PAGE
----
‘Kumpanía’ and festival spotlight Los Angeles’ flamenco scene

In the recently completed documentary “Kumpanía: Flamenco Los Angeles,” narrator Bruce Bisenz opens the film by saying, “Flamenco is a fragile art. It exists on the verges of society, just as the Gypsies once existed in the same way.”

But the film, along with this weekend’s second Los Angeles International Flamenco Festival in Redondo Beach, may help bring L.A.'s flamenco scene out of the shadows. Both are shining the spotlight on Los Angeles as a hub of vibrant flamenco talent.

“Kumpanía” — directed by Katina Dunn and now on the festival circuit — explores how the tight-knit flamenco community in L.A. has coalesced at the margins, albeit for reasons very different from the persecution the Gypsy (Romani) people suffered in 18th century Spain.

Although showy versions of flamenco have made a splash in Hollywood films, dinner theaters and cabarets over the years, displays of “flamenco puro” — a hard-to-define term that signifies an “honest” or “authentic” style of flamenco closely aligned with its Gypsy origins — have often struggled to find an audience. For example, at the Fountain Theatre’s Forever Flamenco series (a nucleus of the community since 2003) almost every show loses money.

Dunn was inspired to turn her camera on the local flamenco dancers, singers, musicians, and producers who pursue it as a labor of love after attending a show at Hollywood Studio Bar & Grill in February 2010.

“I couldn’t believe how talented these people were,” said Dunn. “They danced with so much hunger. It just seemed so noble to me, and there was nobody in the audience.”

The festival, which began in 2010, will feature Latin Grammy-winning guitarist Vicente Amigo and dancer Nino de Los Reyes, both from Spain, alongside artists from Los Angeles and San Francisco. Organizers hope that audience members drawn in by the high-profile Spanish performers will become fans of hometown artists.

“I want to continue that tradition that I started in 2010 of showcasing U.S. and local talent,” festival producer Mitchell Chang said. “Once Vicente Amigo leaves, you can’t go see him at Cafe Sevilla,” he said, in reference to the club with locations in Riverside, San Diego and Long Beach, which features flamenco dancing.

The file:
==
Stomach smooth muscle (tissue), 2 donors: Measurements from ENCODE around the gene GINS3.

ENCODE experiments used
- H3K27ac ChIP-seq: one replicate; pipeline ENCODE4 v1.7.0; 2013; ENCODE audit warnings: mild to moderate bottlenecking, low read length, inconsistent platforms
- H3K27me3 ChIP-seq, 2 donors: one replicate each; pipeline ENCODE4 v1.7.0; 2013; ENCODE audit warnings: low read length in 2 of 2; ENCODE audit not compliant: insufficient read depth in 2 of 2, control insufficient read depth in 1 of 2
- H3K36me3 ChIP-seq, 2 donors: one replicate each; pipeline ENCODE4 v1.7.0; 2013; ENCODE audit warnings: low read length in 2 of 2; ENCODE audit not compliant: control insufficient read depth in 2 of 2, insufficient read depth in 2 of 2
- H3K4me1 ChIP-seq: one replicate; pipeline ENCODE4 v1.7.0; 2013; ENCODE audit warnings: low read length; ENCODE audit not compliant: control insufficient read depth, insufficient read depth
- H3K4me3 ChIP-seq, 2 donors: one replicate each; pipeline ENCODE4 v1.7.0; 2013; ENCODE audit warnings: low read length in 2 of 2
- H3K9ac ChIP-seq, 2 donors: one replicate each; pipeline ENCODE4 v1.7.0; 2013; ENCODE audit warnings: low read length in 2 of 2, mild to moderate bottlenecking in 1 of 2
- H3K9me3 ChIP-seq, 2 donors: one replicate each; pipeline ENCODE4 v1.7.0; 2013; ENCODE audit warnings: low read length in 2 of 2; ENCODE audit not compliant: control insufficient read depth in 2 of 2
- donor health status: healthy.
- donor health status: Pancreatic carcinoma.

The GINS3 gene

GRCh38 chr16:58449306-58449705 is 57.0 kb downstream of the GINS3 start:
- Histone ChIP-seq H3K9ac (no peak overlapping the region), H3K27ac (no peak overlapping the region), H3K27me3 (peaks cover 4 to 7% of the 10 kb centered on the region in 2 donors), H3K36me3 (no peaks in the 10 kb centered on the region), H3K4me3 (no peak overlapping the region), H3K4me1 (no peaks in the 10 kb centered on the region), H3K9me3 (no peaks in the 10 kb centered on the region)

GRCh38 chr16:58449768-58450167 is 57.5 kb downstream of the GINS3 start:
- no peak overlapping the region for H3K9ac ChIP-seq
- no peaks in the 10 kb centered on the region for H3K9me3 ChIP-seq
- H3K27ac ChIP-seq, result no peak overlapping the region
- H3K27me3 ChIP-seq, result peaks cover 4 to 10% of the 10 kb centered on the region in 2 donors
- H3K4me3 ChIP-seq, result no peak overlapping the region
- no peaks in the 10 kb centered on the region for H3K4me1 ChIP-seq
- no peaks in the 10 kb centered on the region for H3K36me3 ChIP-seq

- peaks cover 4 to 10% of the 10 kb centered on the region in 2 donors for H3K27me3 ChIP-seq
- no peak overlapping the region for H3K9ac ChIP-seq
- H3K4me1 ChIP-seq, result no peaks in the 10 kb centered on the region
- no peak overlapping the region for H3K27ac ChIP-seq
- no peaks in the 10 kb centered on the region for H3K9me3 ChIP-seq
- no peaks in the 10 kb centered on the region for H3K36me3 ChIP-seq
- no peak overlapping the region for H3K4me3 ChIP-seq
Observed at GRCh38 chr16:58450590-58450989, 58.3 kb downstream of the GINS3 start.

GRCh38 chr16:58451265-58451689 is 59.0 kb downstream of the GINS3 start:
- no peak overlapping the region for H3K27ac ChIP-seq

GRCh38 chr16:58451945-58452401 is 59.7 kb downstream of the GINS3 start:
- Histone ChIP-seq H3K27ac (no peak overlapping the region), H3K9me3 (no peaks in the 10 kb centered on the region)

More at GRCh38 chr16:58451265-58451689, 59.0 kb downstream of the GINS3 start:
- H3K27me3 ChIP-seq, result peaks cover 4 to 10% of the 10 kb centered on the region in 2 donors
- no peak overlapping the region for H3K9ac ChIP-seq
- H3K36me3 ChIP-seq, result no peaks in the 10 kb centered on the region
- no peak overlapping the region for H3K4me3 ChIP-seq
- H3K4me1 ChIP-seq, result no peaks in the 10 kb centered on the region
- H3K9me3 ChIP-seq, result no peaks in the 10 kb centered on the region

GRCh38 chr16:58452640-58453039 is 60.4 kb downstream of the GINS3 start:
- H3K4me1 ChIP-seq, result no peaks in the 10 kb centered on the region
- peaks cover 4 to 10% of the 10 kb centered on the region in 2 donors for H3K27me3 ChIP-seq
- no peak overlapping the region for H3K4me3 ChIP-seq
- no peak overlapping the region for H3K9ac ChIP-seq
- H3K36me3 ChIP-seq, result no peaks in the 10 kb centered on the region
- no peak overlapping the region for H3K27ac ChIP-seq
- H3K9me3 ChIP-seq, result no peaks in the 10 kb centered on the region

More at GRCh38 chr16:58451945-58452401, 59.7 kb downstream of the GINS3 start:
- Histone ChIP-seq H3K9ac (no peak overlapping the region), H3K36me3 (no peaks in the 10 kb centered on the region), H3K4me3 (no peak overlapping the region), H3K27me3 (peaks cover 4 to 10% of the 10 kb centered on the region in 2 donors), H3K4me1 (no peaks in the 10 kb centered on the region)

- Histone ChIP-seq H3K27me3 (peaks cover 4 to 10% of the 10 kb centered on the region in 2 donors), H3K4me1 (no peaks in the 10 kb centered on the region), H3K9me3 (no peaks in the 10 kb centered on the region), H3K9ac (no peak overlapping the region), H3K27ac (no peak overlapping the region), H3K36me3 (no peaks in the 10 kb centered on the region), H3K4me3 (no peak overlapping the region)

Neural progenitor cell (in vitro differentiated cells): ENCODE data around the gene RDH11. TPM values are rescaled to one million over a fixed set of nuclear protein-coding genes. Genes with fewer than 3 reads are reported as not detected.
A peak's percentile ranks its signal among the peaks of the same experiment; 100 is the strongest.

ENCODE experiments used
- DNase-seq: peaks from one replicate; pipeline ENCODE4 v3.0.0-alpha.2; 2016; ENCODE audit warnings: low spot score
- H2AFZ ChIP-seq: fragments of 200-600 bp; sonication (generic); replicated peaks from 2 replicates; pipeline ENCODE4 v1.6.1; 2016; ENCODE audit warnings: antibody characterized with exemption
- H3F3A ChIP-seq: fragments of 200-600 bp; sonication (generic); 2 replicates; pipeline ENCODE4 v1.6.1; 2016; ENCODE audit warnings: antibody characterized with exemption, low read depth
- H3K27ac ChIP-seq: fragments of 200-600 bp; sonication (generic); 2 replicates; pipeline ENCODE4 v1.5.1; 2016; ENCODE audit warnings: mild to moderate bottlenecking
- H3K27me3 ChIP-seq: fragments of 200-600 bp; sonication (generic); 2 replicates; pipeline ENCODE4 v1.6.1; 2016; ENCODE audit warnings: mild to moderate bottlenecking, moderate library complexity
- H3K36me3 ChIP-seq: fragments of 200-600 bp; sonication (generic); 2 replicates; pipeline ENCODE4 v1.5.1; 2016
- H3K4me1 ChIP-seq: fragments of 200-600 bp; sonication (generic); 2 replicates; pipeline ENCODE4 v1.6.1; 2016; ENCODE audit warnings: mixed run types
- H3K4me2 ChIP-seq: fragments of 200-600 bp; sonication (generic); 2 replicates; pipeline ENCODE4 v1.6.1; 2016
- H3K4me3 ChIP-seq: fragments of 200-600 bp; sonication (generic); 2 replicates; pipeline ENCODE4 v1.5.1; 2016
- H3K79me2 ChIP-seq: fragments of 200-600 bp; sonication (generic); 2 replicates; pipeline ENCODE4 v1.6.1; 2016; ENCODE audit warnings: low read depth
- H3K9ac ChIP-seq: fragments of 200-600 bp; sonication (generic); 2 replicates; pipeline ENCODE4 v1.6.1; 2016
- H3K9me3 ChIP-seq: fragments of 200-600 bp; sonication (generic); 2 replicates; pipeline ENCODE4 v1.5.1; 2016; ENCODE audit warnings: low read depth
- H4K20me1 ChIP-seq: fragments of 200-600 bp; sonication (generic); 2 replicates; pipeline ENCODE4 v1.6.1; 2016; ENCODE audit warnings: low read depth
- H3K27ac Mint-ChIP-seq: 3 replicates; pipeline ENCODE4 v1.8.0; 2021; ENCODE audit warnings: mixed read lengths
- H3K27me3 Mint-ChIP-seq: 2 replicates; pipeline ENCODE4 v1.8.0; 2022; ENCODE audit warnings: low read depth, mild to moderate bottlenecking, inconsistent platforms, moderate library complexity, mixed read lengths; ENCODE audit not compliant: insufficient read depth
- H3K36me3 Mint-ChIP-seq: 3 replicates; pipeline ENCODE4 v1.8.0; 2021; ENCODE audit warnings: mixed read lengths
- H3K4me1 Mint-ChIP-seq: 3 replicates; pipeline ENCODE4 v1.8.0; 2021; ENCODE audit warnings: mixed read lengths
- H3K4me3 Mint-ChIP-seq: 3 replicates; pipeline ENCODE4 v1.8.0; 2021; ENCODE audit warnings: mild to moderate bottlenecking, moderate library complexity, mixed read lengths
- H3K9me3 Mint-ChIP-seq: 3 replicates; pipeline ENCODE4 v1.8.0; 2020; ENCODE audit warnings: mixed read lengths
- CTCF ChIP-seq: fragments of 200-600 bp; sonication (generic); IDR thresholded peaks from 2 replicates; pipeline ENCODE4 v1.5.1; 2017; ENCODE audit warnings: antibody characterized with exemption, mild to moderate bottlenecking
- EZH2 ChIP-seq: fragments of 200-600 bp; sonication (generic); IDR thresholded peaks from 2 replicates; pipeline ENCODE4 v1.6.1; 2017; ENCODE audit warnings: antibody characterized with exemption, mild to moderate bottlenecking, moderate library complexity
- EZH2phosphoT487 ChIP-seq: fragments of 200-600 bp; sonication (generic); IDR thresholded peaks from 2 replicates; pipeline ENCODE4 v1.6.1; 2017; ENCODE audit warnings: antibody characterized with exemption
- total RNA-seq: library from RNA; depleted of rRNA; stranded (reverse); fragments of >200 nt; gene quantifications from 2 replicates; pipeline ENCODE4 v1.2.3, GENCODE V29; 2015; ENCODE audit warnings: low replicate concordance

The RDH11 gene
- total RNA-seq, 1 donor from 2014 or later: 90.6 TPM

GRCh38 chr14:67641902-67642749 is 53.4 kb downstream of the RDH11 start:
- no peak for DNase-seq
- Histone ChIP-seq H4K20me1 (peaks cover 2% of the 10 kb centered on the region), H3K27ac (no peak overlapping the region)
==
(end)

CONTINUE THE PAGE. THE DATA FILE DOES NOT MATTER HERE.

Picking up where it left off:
Adam del Monte, a Los Angeles-based guitarist and USC Thornton School of Music professor who will appear at the festival for the second time, said that any flamenco community operating outside of Spain can be considered marginal. “They’re always trying to feed off the resonance from the homeland of flamenco,” he explained. Yet he added that flamenco is becoming more universal, and that L.A. is emerging as one of the “very powerful satellites of flamenco” in the United States.

A native of Israel who studied flamenco in Spain and lived throughout Europe, Del Monte moved to Los Angeles nearly two decades ago for the opportunity to develop his unique brand of flamenco, which is informed by musical styles from different cultures. The original compositions he’ll be performing Sunday night are infused with Middle Eastern, jazz, and classical influences.

Diversity is also a theme in “Kumpanía,” as the dozen-plus performers featured in the film hail from varied backgrounds. Singer Antonio de Jerez is Spanish Romani, dancer Mizuho Sato and guitarist José Tanaka are Japanese, and dancer Briseyda Zarate and percussionist Joey Heredia are of Mexican descent.

But that’s not to say the cultural mixture is diluting flamenco puro. All of the artists in “Kumpanía” are dedicated to authentic flamenco in form and substance. And as Del Monte pointed out, flamenco itself has diversity “in its DNA,” influenced as it was by Arabic, Jewish and Romani musical traditions that mingled in southern Spain.

“Kumpanía” will have a Spanish audience when it shows in June at the Madrid International Film Festival. Dunn also submitted it to Los Angeles Film Festival happening that same month, when she hopes the performers will have a long-awaited moment in the L.A. limelight.

“They’re authentic, they’re heartfelt, and they do it with no glory and not much financial compensation,” she said. “I want them to walk the red carpet.”

Los Angeles International Flamenco Festival

Where: Redondo Beach Performing Arts Center, 1935 Manhattan Beach Blvd., Redondo Beach

When: 8 p.m. Sat.; 7 p.m. Sun.

Price: $35-$125

Info: (800) 595-4849;

Forever Flamenco

Where: Fountain Theatre, 5060 Fountain Ave., L.A.

When: 8 p.m. Sun.

Price: $40

Info: (323) 663-1525;

‘Kumpanía: Flamenco Los Angeles’